Vermont’s new GMO labeling law (Act 120) does not violate the First Amendment because the disclosures it mandates are “purely factual” and the law “does not require manufacturers to state a particular viewpoint, such as whether GE foods are good or bad”, claims the state attorney general (AG).
Unlike other state GMO labeling laws (eg. bills that have passed in Maine and Connecticut), the Vermont law (Act 120 ) has no ‘trigger clause’ and will take effect on July 1, 2016 regardless of action from other states.
As a result, opponents of GMO labeling have picked Vermont as the venue for a legal battle that will be watched by stakeholders in a raft of other states currently considering similar legislation.
GMA: Mandatory GMO labeling would imply that there is something wrong with GE crops
The Grocery Manufacturers Association has multiple issues with Act 120, but its main argument - outlined in a lawsuit challenging the Act filed in June - is that it violates the First Amendment because it compels manufacturers to “convey messages they do not want to convey” and prevents them from “describing their products in terms of their choosing, without anything close to sufficient justification”.
However, in a motion to dismiss the lawsuit, AG William H Sorrell said that while many firms worry that mandatory GMO labels would be seen by consumers as 'warning labels', there is nothing stopping them from adding additional information to provide context for consumers.
He added: “If a manufacturer believes that the mere disclosure of genetic engineering will convey a message about GE foods with which it disagrees, it is free to add onto its label its own views about the significance of genetic engineering or state that the FDA does not consider GE foods to be materially different from other foods.”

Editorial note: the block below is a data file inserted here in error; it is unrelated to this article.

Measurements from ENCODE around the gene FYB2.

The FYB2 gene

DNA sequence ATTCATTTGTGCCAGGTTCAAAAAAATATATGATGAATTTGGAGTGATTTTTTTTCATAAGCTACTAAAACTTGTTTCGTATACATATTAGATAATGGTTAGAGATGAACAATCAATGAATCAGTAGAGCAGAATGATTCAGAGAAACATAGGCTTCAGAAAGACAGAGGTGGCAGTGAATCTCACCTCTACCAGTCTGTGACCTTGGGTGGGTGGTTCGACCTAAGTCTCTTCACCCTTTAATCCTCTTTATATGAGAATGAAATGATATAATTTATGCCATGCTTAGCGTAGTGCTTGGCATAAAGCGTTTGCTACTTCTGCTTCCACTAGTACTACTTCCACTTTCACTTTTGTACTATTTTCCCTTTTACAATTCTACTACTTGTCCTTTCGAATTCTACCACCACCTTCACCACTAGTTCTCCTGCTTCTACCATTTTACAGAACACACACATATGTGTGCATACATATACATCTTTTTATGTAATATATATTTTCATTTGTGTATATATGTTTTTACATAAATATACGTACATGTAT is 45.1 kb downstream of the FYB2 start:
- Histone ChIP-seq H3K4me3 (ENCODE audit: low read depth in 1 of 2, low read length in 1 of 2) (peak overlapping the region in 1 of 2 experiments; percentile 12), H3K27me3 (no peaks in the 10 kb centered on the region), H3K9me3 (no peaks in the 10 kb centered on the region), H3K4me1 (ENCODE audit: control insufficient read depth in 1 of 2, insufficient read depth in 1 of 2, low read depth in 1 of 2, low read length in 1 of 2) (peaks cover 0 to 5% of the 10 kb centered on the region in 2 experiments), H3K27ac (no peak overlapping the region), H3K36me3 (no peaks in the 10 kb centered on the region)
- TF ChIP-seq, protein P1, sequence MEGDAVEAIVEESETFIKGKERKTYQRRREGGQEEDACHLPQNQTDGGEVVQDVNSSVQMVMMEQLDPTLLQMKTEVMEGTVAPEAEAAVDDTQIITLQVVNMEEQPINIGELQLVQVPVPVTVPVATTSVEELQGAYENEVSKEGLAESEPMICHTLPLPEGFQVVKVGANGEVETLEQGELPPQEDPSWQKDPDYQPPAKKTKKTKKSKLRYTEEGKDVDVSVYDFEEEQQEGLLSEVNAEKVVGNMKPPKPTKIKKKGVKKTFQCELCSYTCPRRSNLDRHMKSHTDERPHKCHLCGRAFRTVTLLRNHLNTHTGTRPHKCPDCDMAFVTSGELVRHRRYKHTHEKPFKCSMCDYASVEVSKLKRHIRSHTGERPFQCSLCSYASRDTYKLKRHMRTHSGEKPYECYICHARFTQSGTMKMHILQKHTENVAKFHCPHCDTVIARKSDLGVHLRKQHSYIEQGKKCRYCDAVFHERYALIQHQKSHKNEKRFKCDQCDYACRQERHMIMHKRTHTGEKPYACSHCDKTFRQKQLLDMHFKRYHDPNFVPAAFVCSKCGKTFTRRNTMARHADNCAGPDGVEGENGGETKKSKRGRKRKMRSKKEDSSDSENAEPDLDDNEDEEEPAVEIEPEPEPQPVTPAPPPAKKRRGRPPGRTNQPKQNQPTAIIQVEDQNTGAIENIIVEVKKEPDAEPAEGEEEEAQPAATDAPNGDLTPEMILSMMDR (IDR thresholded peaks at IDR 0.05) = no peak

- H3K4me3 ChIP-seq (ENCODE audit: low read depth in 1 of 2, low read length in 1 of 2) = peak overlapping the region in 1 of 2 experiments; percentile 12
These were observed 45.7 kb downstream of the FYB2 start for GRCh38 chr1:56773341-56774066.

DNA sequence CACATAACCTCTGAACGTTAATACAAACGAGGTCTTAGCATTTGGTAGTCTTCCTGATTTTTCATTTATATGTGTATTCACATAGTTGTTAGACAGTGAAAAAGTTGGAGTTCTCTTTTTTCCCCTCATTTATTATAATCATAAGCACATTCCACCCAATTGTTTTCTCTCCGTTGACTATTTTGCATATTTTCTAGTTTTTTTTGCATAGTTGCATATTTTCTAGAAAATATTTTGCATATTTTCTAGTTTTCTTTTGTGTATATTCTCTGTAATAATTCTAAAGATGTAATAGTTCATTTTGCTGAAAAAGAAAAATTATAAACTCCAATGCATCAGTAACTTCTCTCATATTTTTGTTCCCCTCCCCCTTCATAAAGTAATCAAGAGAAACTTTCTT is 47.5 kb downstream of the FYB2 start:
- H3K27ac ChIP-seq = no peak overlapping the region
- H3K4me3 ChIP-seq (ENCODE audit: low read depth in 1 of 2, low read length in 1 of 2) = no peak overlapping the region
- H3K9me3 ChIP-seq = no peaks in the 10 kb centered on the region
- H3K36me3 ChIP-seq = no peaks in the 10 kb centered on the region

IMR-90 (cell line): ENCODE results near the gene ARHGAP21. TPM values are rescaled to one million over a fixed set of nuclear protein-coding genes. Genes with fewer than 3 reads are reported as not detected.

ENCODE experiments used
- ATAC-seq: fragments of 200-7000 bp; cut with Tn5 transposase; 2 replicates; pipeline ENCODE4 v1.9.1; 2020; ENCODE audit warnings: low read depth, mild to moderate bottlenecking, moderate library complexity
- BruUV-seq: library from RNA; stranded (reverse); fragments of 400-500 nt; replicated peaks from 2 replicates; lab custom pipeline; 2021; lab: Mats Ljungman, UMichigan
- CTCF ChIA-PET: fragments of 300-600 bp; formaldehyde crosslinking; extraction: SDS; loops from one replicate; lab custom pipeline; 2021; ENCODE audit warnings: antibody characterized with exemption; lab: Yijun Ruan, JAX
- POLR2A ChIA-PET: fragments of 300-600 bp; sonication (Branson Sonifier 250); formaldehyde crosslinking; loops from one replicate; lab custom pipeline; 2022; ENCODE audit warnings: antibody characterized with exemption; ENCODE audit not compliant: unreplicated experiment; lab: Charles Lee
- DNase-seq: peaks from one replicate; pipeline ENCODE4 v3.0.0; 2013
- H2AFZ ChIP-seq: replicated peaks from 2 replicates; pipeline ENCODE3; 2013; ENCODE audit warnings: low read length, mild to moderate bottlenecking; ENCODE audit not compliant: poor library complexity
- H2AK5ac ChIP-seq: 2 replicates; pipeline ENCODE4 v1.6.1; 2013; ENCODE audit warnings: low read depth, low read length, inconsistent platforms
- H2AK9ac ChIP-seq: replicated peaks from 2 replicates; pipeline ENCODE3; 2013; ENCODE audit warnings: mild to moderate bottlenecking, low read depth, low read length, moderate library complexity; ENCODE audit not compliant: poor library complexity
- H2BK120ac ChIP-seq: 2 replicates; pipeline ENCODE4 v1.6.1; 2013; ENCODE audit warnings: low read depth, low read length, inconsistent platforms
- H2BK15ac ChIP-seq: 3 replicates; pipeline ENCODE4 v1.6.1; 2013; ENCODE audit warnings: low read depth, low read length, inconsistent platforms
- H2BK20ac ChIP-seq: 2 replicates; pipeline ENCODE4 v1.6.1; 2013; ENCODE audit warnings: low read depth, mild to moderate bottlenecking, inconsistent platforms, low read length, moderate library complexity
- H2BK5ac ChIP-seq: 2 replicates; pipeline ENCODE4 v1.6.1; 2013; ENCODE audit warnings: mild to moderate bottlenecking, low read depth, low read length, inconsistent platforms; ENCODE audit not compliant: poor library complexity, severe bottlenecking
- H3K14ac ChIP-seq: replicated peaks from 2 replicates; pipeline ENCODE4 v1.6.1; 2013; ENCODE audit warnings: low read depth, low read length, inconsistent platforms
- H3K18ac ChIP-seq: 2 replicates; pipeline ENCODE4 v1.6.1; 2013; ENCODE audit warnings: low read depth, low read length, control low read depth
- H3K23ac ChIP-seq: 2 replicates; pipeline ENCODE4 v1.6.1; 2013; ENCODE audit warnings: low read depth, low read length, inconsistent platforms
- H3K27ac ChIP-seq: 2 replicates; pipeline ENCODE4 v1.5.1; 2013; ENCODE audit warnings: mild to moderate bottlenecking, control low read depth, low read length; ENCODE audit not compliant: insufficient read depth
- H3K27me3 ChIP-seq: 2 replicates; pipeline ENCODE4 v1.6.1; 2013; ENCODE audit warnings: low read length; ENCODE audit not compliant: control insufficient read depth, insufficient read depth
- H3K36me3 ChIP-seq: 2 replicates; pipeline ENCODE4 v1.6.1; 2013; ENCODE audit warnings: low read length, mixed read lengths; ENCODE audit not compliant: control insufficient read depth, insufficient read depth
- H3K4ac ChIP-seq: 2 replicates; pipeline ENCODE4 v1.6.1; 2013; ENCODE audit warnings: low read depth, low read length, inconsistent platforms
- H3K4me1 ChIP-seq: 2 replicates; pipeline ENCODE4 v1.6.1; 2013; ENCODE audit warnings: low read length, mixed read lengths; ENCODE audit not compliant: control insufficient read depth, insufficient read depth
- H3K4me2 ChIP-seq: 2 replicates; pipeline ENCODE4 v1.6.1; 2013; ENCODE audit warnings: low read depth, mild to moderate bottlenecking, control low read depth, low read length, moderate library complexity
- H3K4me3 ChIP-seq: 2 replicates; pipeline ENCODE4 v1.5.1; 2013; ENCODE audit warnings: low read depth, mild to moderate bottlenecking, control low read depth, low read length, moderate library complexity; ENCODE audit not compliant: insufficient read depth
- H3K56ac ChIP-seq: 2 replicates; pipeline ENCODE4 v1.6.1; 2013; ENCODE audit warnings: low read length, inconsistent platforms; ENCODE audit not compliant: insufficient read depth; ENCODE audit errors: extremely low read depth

The required disclosures are ‘purely factual’
While the required disclosures are “purely factual”, however, the motivation behind the law is not simply ”consumer curiosity” (as opponents allege), stressed Sorrell.
“The passage of Act 120 was expressly prompted by health and safety concerns - not to mention the goals of environmental protection, prevention of consumer deception, and religious accommodation.”
And as such, the benefits of labeling “easily outweigh any alleged burdens on interstate commerce”, he argued, responding to the GMA’s claim that revising thousands of labels by July 2016 would be “difficult if not impossible” and that to comply by that deadline “some companies may have no choice but to revise the labels for all their products, no matter where they might be sold in the US.”
Describing foods made from GMOs as ‘natural’ is inherently misleading
Meanwhile, the stipulation in the Act that foods containing GE ingredients cannot be marketed as ‘natural’ does not amount to a restriction of free speech because “misleading commercial speech” is not protected by the First Amendment, claimed Sorrell.
“When used to describe foods produced from genetic engineering, the word ‘natural’… is inherently misleading… And the fact that consumers can choose to purchase organic products does nothing to further the legislature’s legitimate goal of eliminating the misleading use of the term ‘natural’ on GE food.”
GMA: This law has no basis in health, safety, or science